Consequences of a fixed-top DOB assumption on the estimation of pine chip-n-saw and sawtimber tons

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  • Authors: Xydias, G. Kenneth
  • Publication Year: 2010
  • Publication Series: General Technical Report (GTR)
  • Source: In: Stanturf, John A., ed. 2010. Proceedings of the 14th biennial southern silvicultural research conference. Gen. Tech. Rep. SRS–121. Asheville, NC: U.S. Department of Agriculture, Forest Service, Southern Research Station. 355-362.

Abstract

Many pine plantation growth and yield simulators allow the user to define products based on the size classes and top diameters corresponding to local market specs. Top d.o.b. is typically set at a constant corresponding to the local product specification. Examination of individual tree data collected in cruises of loblolly pine stands across the South show that the top d.o.b. for pine products is not a constant, but varies directly with d.b.h. Median overstatement of individual tree PST volume due to use of a fixed 6 inch d.o.b. top instead of the top d.o.b. implied from merchantable height is about 10 to 15 percent, but can range from zero to almost 400 percent. Volume overstatements at the stand level are more muted. PST is in the range of 0-149 percent and with a median value of about 16 percent. CNS and PPW have smaller ranges (0-60 percent) and median overstatements of about 8-2010 percent. These overstatements are inversely related to the ratio of merchantable height divided by total height. PST overstatement was less than ten percent only when height ratio averaged 0.75 or more. Overstatements of 100 percent or more occurred when the product height ratios drops below about 0.35. Overstatements are not associated with stand attributes or geographical location in any meaningful way.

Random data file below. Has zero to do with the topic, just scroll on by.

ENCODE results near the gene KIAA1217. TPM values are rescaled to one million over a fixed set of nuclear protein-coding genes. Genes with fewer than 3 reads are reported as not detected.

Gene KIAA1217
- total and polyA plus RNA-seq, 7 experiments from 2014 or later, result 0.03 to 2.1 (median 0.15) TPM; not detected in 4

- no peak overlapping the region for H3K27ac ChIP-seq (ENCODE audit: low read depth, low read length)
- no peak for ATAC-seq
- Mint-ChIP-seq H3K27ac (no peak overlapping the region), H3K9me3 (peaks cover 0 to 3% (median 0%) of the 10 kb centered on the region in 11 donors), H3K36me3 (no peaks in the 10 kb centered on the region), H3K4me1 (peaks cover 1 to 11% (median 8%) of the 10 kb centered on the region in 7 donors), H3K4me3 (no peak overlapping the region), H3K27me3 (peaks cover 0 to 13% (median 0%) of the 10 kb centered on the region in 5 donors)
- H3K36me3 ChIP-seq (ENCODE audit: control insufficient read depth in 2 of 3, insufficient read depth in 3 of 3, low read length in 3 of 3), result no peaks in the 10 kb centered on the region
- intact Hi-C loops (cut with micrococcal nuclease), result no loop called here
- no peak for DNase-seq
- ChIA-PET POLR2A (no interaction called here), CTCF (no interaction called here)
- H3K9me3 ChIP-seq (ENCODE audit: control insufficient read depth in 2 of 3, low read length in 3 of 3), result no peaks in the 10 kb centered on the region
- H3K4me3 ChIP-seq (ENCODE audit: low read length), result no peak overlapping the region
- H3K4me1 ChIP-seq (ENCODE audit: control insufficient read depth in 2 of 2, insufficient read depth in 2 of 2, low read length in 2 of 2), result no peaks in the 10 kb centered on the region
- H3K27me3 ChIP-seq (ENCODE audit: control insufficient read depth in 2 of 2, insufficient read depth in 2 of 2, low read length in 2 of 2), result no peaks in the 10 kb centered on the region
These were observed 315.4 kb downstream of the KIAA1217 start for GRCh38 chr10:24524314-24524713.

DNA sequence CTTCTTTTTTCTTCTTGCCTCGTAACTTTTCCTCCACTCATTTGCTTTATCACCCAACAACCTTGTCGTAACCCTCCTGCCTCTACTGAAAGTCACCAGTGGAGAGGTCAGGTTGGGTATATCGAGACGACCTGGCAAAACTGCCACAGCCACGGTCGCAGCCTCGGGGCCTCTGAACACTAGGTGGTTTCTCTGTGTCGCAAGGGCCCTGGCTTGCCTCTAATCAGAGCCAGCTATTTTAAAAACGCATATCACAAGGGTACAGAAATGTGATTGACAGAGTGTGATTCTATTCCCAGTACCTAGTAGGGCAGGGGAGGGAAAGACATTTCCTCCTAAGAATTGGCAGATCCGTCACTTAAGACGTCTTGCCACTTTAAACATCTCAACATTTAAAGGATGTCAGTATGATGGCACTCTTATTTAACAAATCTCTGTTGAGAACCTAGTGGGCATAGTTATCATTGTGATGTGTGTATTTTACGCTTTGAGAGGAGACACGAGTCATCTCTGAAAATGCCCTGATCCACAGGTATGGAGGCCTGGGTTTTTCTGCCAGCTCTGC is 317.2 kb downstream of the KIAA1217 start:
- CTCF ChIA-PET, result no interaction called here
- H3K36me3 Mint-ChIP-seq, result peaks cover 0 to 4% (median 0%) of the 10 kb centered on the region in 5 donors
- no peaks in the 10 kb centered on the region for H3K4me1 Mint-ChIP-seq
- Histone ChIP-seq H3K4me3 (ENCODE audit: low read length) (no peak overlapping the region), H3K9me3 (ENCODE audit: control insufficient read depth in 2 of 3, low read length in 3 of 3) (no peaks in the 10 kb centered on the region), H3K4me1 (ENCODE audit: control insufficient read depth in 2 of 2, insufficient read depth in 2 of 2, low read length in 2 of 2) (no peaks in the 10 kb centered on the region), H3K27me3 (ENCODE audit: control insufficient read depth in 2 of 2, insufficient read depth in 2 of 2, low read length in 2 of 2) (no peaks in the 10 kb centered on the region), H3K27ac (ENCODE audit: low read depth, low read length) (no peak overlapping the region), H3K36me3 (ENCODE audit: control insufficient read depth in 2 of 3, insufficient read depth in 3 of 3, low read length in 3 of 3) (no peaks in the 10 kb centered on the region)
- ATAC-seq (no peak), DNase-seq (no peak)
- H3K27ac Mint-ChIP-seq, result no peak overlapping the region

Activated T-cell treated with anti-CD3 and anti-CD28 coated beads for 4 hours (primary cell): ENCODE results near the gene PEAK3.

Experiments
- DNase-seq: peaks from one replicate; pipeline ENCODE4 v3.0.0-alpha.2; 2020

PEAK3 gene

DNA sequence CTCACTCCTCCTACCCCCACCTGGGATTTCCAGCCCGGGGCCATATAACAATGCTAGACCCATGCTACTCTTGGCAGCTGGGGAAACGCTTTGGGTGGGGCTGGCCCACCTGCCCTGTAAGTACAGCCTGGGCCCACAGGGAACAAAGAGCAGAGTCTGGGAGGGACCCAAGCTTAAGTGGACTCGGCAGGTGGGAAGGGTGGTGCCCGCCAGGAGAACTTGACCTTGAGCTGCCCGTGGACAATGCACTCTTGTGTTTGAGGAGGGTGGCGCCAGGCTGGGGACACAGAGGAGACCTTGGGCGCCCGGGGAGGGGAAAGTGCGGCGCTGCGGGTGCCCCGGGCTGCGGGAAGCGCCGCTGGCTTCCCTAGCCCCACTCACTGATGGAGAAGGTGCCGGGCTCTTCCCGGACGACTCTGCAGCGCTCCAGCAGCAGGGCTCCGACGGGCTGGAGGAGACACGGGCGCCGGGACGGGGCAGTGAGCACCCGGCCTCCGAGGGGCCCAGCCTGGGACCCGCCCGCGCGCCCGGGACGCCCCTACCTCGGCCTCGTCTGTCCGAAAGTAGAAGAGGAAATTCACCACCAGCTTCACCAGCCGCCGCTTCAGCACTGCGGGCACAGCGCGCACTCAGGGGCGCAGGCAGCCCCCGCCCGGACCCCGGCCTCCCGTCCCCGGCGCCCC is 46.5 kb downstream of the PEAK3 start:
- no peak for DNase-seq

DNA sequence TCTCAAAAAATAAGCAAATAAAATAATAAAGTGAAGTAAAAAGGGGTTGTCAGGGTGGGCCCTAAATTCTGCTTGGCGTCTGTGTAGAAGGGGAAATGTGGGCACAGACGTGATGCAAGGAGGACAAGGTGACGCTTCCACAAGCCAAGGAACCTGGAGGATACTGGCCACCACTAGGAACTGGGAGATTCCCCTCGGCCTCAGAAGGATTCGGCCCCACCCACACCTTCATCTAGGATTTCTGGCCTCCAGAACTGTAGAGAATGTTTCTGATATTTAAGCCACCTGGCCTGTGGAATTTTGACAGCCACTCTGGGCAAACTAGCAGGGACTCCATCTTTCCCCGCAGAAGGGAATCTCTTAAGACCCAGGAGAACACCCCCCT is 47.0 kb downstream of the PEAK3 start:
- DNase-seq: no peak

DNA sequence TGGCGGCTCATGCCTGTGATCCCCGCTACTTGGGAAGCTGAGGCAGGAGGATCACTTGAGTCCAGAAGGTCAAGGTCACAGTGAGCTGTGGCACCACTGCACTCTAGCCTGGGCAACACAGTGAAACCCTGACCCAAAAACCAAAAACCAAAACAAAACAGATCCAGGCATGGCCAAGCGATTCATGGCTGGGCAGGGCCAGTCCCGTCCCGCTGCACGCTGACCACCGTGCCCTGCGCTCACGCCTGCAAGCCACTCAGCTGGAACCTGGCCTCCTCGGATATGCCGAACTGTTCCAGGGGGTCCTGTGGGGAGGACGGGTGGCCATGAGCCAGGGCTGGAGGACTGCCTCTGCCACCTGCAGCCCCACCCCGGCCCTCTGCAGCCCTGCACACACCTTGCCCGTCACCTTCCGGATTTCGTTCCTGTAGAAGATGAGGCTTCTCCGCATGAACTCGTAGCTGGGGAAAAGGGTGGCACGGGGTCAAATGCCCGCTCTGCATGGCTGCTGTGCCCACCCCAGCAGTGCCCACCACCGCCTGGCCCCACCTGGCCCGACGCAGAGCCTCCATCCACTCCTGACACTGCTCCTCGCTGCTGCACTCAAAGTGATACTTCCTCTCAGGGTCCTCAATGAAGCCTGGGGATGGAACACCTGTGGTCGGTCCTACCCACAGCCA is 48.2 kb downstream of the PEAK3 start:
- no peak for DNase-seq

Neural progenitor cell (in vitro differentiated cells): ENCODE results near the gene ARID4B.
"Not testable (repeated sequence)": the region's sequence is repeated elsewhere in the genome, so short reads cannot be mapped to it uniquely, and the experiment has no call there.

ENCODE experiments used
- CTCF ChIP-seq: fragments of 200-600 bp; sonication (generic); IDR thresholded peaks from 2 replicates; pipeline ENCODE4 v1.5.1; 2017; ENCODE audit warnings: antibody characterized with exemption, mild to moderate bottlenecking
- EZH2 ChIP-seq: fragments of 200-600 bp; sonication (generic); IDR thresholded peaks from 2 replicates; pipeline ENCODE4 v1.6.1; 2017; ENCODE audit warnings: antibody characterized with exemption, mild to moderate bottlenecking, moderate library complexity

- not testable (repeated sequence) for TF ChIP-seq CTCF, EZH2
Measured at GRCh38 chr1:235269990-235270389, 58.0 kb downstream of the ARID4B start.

• Citation: Xydias, G. Kenneth 2010. Consequences of a fixed-top dob assumption on the estimation of pine chip-n-saw and sawtimber tons. In: Stanturf, John A., ed. 2010. Proceedings of the 14th biennial southern silvicultural research conference. Gen. Tech. Rep. SRS–121. Asheville, NC: U.S. Department of Agriculture, Forest Service, Southern Research Station. 355-362.
  • Posted Date: August 12, 2010
  • Modified Date: October 14, 2010
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